Off-balance sheet arrangements

The Company had no material off-balance sheet arrangements at December 31, 2012.

Risk management

As a result of operating globally, the Company is exposed to changes in foreign exchange rates. The exposure is well diversified, as the Company’s facilities are spread throughout the world, and the Company generally sells in the same countries where it produces. The Company monitors these exposures and may use traditional currency swaps and forward exchange contracts to hedge a portion of forecasted transactions that are denominated in foreign currencies, foreign currency assets and liabilities or net investment in foreign subsidiaries. The Company’s foreign operations are exposed to political and cultural risks, but the risks are mitigated by diversification and the relative stability of the countries in which the Company has significant operations. The Company has operations in Venezuela that, beginning January 1, 2010, are being accounted for as hyperinflationary. These operations have net assets of approximately $4 million and annual net sales of approximately $10 million. Accounting for these operations as hyperinflationary did not have a material effect on the Company’s financial statements during any of the periods

 

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presented. The February 2013 announced devaluation of the Venezuelan currency is not expected to have a material impact on the Company’s 2013 financial statements.

The Company is exposed to interest-rate fluctuations as a result of using debt as a source of financing for its operations. The Company may, from time to time, use traditional, unleveraged interest-rate swaps to manage its mix of fixed and variable rate debt and to control its exposure to interest rate movements within select ranges.

The Company is a purchaser of various raw material inputs such as recovered paper, energy, steel, aluminum and resin. The Company generally does not engage in significant hedging activities, other than for energy and, from time to time, aluminum, because there is usually a high correlation between the primary input costs and the ultimate selling price of its products. Inputs are generally purchased at market or at fixed prices that are established with individual vendors as part of the purchase process for quantities expected to be consumed in the ordinary course of business. On occasion, where the correlation between selling price and input price is less direct, the Company may enter into derivative contracts such as futures or swaps to manage the effect of price fluctuations.

At December 31, 2012, the Company had contracts outstanding to hedge the price on a portion of anticipated commodity and energy purchases as well as to hedge certain foreign exchange risks for various periods through December 2015. These contracts included swaps to cover approximately 7.3 million MMBTUs of natural gas representing approximately 77% and 38% of anticipated U.S. and Canadian natural gas usage for 2013 and 2014, respectively. Additionally, the Company had swap contracts covering 4,161 metric tons of aluminum, representing approximately 41% of anticipated usage for 2013, and 14,625 short tons of OCC representing approximately 2% of anticipated usage for 2013. Both the aluminum and OCC hedges relate to fixed-price customer contracts. At December 31, 2012, the Company had a number of foreign currency contracts in place as both designated and undesignated hedges of either anticipated foreign currency denominated transactions or existing financial assets and liabilities. At December 31, 2012, the total notional amount, in U.S. dollar terms, was $352 million, of which $249 million related to the euro, $52 million to the Canadian dollar, $25 million to the Mexican peso and $9 million to the British pound sterling.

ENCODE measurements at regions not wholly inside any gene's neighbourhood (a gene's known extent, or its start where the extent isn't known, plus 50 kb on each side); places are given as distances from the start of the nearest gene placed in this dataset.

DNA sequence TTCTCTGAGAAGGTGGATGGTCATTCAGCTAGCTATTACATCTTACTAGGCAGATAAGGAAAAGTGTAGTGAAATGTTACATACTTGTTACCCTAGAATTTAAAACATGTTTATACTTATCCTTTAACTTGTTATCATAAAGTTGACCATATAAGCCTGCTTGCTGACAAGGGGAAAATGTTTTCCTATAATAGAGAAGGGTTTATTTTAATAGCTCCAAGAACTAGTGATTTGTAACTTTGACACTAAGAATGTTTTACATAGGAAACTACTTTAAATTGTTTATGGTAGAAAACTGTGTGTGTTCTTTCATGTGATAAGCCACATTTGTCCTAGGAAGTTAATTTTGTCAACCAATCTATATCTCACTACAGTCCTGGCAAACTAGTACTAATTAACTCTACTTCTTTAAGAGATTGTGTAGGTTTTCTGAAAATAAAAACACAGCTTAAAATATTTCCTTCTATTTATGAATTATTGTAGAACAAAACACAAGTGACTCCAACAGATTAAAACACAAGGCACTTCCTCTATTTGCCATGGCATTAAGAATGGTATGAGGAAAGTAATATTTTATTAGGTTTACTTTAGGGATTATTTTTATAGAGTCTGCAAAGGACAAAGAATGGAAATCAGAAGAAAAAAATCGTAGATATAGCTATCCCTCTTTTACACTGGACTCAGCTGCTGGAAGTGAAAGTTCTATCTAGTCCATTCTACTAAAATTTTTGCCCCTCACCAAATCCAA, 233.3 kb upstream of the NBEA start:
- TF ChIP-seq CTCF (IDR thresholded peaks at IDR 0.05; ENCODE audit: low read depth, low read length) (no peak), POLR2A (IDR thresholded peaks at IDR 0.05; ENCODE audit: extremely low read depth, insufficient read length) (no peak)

The fair market value of derivatives was a net unfavorable position of $10.1 million at December 31, 2012, and a net unfavorable position of $14.1 million at December 31, 2011. Derivatives are marked to fair value using published market prices, if available, or estimated values based on current price quotes and a discounted cash flow model. See Note 9 to the Consolidated Financial Statements for more information on financial instruments.

The Company is subject to various federal, state and local environmental laws and regulations concerning, among other matters, solid waste disposal, wastewater effluent and air emissions. Although the costs of compliance have not been significant due to the nature of the materials and processes used in manufacturing operations, such laws also make generators of hazardous wastes and their legal successors financially responsible for the cleanup of sites contaminated by those wastes. The Company has been named a potentially responsible party at several environmentally contaminated sites. These regulatory actions and a small number of private party lawsuits are believed to represent the Company’s largest potential environmental liabilities. The Company has accrued $75.6 million (including $54.0 million associated with U.S. Mills) at December 31, 2012, compared with $78.6 million at December 31, 2011 (including $56.8 million associated with U.S. Mills), with respect to these sites. See “Environmental Charges,” Item 3 – Legal Proceedings and Note 14 to the Consolidated Financial Statements for more information on environmental matters.

Results of operations – 2011 versus 2010

Consolidated net sales for 2011 were $4.5 billion, a $375 million, or 9.1%, increase from 2010.

The components of the sales change were:

 

($ in millions)        

Volume/Mix

   $ 16   

Selling price

     176   

Acquisitions

     135   

Currency exchange rate/Other

     48   

Total sales increase

   $ 375